It is, particularly in view of Edberg's experiences in Australia. He was fine when the tournament was played on grass, albeit baked into a hard court, at Kooyong, in the Melbourne suburbs. There, he won the title twice, defeating his compatriot Mats Wilander in the 1985 final, after saving two match points against Wally Masur along the way, and defeating Pat Cash in the 1987 final, 'gutsing it out' over five sets. Since the tournament moved to the rubberised concrete courts of Flinders Park, near the city centre, Edberg has known only disappointment.

In 1988, he lost a five-set semi-final against Wilander, who went on to defeat Cash in the final. In 1989, Edberg had to withdraw from the quarter- finals after injuring his back while defeating Cash in the fourth round. In 1990, a torn stomach muscle caused him to retire in the third set of the final against Ivan Lendl. In 1991, he held two match points against Lendl in the fourth set of their semi-final, only to be let down by his serve and to lose in five. In 1992, after a two-month absence recovering from injuries, he reached the final, only to lose to Jim Courier. In January this year, Edberg, troubled by a spasm in the lower back midway through the tournament, advanced to the final and, on a scorching day, lost to Courier again.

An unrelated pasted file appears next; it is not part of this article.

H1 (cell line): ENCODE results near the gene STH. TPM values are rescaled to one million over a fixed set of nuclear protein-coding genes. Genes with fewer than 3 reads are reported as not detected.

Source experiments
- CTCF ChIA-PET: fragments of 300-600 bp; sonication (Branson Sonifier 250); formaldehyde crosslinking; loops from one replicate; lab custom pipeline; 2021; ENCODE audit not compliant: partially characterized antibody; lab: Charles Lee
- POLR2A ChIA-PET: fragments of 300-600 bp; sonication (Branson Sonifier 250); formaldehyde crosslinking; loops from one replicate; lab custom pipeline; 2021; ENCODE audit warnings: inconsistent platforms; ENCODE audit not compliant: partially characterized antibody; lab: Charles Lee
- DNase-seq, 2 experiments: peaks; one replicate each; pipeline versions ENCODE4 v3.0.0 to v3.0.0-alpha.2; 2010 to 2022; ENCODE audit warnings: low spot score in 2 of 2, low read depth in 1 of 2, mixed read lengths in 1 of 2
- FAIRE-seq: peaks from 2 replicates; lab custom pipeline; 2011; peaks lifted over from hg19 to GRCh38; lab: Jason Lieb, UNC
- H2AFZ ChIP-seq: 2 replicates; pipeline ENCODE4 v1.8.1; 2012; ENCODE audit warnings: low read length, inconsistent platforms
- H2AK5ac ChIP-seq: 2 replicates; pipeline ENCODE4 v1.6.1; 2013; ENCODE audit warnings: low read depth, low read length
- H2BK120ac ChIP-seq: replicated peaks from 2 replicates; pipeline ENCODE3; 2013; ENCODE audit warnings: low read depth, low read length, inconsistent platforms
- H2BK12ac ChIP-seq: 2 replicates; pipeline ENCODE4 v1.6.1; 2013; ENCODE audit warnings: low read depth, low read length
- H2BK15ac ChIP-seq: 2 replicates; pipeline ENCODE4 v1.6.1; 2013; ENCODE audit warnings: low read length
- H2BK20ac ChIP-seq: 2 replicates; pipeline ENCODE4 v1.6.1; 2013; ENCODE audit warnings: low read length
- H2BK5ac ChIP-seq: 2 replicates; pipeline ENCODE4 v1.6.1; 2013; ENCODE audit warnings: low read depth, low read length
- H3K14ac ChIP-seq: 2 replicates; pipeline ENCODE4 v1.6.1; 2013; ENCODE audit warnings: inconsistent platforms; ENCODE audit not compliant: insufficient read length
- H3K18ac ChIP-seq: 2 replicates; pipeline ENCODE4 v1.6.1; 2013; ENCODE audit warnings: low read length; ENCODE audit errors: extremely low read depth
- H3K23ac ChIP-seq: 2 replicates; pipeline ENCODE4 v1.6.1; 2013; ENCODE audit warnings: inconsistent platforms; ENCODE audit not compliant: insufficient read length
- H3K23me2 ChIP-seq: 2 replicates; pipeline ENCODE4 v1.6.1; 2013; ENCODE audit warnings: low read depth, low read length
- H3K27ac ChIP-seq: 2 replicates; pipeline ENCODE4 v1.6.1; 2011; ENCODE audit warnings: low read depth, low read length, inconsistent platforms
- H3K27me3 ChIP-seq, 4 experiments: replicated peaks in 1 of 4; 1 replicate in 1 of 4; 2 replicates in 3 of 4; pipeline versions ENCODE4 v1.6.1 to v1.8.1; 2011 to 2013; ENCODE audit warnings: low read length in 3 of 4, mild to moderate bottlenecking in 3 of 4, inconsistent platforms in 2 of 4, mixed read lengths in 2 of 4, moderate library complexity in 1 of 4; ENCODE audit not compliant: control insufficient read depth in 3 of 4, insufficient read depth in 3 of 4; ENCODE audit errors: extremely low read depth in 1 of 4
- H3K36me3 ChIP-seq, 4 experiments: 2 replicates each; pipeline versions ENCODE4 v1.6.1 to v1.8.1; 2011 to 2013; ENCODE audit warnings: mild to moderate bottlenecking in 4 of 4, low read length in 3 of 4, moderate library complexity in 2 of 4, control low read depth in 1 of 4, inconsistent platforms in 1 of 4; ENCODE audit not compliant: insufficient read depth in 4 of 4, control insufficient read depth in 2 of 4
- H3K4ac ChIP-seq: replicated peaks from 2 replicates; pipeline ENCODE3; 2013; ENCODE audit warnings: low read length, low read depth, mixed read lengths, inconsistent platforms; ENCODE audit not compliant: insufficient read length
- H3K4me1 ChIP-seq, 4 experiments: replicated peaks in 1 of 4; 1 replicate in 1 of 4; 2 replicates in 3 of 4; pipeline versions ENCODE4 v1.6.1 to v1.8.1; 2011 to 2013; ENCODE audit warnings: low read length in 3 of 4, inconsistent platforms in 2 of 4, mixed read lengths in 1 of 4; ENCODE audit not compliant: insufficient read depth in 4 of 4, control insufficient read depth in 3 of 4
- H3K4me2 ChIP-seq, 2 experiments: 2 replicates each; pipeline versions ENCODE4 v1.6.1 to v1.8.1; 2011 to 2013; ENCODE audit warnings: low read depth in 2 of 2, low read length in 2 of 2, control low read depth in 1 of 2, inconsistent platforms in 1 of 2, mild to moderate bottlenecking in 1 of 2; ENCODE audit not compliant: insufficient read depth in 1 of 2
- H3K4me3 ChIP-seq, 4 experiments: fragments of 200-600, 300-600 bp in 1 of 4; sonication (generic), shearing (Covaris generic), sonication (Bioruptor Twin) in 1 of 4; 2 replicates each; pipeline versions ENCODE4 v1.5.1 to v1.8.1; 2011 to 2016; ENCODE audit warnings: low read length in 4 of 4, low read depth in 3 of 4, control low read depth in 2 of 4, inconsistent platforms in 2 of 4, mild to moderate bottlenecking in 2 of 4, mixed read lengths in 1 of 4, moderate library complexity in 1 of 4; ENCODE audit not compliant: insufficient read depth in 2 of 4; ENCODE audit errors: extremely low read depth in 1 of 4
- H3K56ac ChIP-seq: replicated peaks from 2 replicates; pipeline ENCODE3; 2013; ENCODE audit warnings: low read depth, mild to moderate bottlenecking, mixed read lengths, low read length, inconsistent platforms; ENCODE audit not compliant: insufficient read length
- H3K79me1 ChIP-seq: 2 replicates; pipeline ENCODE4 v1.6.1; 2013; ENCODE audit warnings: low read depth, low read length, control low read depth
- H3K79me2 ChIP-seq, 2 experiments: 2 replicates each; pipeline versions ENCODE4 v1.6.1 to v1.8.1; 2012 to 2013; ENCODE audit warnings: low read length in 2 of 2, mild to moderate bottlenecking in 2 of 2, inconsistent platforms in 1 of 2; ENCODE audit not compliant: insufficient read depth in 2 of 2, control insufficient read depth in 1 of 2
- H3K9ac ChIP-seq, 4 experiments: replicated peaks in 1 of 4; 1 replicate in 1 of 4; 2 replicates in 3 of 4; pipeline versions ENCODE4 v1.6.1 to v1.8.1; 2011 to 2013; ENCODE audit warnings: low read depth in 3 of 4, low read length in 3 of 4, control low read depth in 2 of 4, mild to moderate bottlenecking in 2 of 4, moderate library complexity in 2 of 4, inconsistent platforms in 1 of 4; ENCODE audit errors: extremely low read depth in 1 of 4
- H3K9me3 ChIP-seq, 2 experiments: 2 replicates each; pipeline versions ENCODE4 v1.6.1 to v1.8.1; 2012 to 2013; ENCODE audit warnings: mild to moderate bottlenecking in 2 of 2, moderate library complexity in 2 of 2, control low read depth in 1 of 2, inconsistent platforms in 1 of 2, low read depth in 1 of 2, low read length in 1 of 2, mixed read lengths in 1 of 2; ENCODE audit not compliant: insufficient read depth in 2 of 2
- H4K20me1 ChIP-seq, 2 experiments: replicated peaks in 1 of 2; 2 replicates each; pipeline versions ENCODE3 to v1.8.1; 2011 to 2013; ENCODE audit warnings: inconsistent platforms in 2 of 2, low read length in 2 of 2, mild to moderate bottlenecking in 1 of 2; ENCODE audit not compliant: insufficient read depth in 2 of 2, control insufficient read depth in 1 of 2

'It's all happened since they put down Rebound Ace,' Edberg said, finding a certain irony in the name of the synthetic surface. 'I don't know whether that's got something to do with it, but that's the way it's been. In a way, I've been a little bit unlucky, but I can't really complain.'

For all the problems at Flinders Park, Edberg's mind flashes to Flushing Meadow, New York, when he is asked to recall his worst moment in a Grand Slam. 'Playing against Connors in the night match in '89,' he said, recounting a thrashing - 6-2, 6-3, 6-1 - in the fourth round of the US Open. 'He played a great match. He had all the crowd and I was playing really bad then. I was getting killed. I was feeling really bad out there.'

That was not the only occasion Edberg felt bad at Flushing Meadow. The first time this exemplary sportsman used an expletive in an interview was to describe the debris being blown across the court during a night-time defeat by Aaron Krickstein in 1988. A year earlier, he was forced to play a semi-final against Wilander at 10am to accommodate the demands of television, even though he had played a doubles match late the previous night. 'I thought it was a shit place, I did honestly,' he said, 'but things change for the good when you've had success there.'